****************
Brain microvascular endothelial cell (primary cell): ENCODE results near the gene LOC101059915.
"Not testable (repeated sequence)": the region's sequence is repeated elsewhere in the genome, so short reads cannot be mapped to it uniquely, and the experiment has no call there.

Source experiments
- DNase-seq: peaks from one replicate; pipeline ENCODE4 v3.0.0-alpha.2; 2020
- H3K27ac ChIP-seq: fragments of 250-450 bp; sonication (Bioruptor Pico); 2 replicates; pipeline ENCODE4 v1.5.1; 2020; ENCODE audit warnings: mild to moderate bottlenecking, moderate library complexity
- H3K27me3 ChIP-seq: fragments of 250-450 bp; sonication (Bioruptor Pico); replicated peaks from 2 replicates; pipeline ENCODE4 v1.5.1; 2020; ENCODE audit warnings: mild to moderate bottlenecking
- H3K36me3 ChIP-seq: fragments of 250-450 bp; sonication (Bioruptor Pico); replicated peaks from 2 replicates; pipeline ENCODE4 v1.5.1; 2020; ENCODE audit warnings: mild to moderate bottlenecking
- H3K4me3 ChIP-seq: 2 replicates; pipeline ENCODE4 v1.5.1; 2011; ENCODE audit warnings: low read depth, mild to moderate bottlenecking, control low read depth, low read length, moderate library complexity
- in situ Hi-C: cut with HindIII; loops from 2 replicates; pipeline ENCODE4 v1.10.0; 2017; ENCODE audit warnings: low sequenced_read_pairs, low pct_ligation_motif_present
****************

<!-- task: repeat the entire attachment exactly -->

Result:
Brain microvascular endothelial cell (primary cell): ENCODE results near the gene LOC101059915.
"Not testable (repeated sequence)": the region's sequence is repeated elsewhere in the genome, so short reads cannot be mapped to it uniquely, and the experiment has no call there.

Source experiments
- DNase-seq: peaks from one replicate; pipeline ENCODE4 v3.0.0-alpha.2; 2020
- H3K27ac ChIP-seq: fragments of 250-450 bp; sonication (Bioruptor Pico); 2 replicates; pipeline ENCODE4 v1.5.1; 2020; ENCODE audit warnings: mild to moderate bottlenecking, moderate library complexity
- H3K27me3 ChIP-seq: fragments of 250-450 bp; sonication (Bioruptor Pico); replicated peaks from 2 replicates; pipeline ENCODE4 v1.5.1; 2020; ENCODE audit warnings: mild to moderate bottlenecking
- H3K36me3 ChIP-seq: fragments of 250-450 bp; sonication (Bioruptor Pico); replicated peaks from 2 replicates; pipeline ENCODE4 v1.5.1; 2020; ENCODE audit warnings: mild to moderate bottlenecking
- H3K4me3 ChIP-seq: 2 replicates; pipeline ENCODE4 v1.5.1; 2011; ENCODE audit warnings: low read depth, mild to moderate bottlenecking, control low read depth, low read length, moderate library complexity
- in situ Hi-C: cut with HindIII; loops from 2 replicates; pipeline ENCODE4 v1.10.0; 2017; ENCODE audit warnings: low sequenced_read_pairs, low pct_ligation_motif_present